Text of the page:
When they decide to open a business, many entrepreneurs have a dream: to reach theirs Financial independence. But how do you calculate the real value of your work if you own the company? This is an important point to keep a company’s finances healthy, especially in the early years.
Basically, your salary depends on what you spend on life, your current financial situation and the income you need in the medium and long term. Therefore, the first factor to consider is knowing what yours is personal expenses and then identify the areas where savings can be made. Once these amounts are calculated, it will be easier for you to determine how much you should make.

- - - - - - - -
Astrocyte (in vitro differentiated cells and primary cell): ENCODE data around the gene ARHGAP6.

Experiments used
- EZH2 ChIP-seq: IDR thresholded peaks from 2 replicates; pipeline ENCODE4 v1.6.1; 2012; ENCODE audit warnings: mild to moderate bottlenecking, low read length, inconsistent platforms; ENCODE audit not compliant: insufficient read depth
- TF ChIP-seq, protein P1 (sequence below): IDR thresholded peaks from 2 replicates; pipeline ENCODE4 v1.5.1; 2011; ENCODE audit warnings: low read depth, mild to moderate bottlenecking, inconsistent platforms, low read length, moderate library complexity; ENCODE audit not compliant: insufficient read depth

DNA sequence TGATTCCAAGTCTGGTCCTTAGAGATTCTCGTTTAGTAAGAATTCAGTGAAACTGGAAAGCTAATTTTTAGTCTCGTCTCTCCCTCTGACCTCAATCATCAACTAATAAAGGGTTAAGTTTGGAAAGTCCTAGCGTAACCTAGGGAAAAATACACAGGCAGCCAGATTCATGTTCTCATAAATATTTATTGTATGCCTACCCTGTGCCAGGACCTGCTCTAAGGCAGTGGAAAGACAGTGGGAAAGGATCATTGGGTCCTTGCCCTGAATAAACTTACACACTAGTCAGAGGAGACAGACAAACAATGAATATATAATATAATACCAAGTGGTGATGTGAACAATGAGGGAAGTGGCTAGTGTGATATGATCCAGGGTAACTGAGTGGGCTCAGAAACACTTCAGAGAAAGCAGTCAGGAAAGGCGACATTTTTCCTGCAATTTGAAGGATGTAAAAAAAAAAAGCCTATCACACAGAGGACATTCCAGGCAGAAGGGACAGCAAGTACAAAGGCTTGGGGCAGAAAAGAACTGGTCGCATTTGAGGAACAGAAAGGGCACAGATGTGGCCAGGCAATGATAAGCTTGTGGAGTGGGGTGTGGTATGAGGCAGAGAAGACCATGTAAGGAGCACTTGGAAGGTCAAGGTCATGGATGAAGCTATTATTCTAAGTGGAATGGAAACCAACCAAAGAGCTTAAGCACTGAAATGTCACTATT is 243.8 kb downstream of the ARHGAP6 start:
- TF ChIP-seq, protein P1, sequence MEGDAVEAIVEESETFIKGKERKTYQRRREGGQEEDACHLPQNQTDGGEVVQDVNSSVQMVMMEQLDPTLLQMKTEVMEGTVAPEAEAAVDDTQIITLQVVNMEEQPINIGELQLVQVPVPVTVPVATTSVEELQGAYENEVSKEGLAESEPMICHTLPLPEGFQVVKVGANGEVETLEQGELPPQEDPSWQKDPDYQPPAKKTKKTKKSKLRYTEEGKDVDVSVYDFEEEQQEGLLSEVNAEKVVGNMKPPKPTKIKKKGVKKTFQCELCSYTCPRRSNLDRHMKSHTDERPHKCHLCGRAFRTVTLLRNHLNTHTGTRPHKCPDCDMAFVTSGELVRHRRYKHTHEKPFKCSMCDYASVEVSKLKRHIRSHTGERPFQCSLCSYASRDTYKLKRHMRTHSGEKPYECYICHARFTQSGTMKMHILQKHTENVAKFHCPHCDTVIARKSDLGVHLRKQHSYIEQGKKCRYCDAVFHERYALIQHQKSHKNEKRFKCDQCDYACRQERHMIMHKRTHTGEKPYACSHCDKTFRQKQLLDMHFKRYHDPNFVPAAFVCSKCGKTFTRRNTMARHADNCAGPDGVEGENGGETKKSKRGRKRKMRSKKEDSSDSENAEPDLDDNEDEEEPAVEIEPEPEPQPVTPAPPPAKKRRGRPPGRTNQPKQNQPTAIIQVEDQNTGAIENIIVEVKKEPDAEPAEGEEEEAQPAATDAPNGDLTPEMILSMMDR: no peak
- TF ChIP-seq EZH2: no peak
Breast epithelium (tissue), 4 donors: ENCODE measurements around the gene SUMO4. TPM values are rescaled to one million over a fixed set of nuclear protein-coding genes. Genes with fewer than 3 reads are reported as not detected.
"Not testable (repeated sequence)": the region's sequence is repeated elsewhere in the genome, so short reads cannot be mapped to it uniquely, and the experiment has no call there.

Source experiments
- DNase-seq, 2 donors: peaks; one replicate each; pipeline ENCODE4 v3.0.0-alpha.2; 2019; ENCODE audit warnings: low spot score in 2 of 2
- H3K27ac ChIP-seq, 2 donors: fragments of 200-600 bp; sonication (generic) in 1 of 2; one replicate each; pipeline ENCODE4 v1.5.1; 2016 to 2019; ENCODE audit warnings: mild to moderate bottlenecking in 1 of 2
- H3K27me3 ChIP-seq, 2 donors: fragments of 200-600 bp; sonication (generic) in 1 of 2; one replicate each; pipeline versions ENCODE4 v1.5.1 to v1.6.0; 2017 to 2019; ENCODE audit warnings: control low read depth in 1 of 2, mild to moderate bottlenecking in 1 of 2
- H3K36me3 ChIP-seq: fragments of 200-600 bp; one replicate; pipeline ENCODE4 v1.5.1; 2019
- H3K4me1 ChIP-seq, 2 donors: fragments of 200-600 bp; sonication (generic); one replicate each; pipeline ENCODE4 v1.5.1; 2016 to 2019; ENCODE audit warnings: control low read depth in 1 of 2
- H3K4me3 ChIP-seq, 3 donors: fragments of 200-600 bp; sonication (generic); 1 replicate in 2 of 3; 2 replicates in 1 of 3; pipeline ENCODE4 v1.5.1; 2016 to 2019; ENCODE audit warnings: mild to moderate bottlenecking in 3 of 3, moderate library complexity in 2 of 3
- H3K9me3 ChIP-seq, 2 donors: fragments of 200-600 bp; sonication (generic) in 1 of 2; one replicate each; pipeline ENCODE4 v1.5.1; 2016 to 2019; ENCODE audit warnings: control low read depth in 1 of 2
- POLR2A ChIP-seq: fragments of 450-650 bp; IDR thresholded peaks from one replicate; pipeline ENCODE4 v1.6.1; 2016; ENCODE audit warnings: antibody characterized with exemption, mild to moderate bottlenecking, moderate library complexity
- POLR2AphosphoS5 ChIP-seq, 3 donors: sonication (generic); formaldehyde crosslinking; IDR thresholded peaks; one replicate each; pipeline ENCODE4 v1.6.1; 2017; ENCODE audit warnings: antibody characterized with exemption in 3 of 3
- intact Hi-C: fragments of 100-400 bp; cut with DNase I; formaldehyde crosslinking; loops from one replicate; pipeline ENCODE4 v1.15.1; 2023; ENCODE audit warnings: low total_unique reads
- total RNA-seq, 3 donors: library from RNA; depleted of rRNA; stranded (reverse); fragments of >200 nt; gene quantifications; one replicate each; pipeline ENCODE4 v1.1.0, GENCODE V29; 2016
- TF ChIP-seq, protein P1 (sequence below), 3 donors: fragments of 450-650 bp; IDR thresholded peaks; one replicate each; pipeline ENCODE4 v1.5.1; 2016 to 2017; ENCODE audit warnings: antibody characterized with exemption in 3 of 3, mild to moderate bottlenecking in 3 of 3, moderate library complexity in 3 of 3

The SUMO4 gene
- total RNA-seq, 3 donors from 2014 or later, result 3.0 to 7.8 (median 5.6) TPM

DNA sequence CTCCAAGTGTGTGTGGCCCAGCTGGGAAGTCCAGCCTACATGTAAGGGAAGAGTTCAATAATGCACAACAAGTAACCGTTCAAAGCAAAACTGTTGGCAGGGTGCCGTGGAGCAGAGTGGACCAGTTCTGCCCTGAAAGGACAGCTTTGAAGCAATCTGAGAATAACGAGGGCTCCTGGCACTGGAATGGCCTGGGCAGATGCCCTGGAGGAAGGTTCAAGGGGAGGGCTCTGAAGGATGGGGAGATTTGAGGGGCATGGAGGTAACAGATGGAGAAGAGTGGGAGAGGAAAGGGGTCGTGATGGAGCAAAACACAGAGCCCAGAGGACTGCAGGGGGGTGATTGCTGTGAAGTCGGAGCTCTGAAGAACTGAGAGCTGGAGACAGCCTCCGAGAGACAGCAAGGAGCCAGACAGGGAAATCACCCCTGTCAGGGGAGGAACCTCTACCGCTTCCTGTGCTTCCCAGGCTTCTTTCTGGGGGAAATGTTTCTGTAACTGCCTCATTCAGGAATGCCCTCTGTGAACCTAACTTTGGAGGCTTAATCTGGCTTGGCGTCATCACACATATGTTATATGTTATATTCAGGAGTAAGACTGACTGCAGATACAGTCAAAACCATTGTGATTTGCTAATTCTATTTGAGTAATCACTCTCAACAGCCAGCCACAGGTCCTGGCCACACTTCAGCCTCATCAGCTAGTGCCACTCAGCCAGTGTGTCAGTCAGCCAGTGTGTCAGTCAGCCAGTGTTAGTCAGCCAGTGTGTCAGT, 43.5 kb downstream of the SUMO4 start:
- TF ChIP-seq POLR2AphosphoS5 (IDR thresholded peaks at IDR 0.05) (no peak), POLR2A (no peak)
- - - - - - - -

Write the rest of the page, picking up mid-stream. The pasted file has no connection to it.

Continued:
There are two common mistakes that you should avoid: Make a payment your company can barely afford and transfer all of the business income to your personal account. On the other hand, not only will you soon despair if you avoid paying for your work, but you will also appear unprofessional to your potential partners. In this sense, it is recommended to be careful and realistic.
Make a comprehensive list of your annual expenses as detailed as possible so that you have a clearer idea of how and what you spend. Warning: if you write in the red, there is a good chance that your company will do the same.
Determine how much you are worth
Once you’re done calculating your monthly expenses, you can use a foundation to determine how high your salary should be. Although there are variables that are difficult to measure, such as time investment, academic preparation or work experience.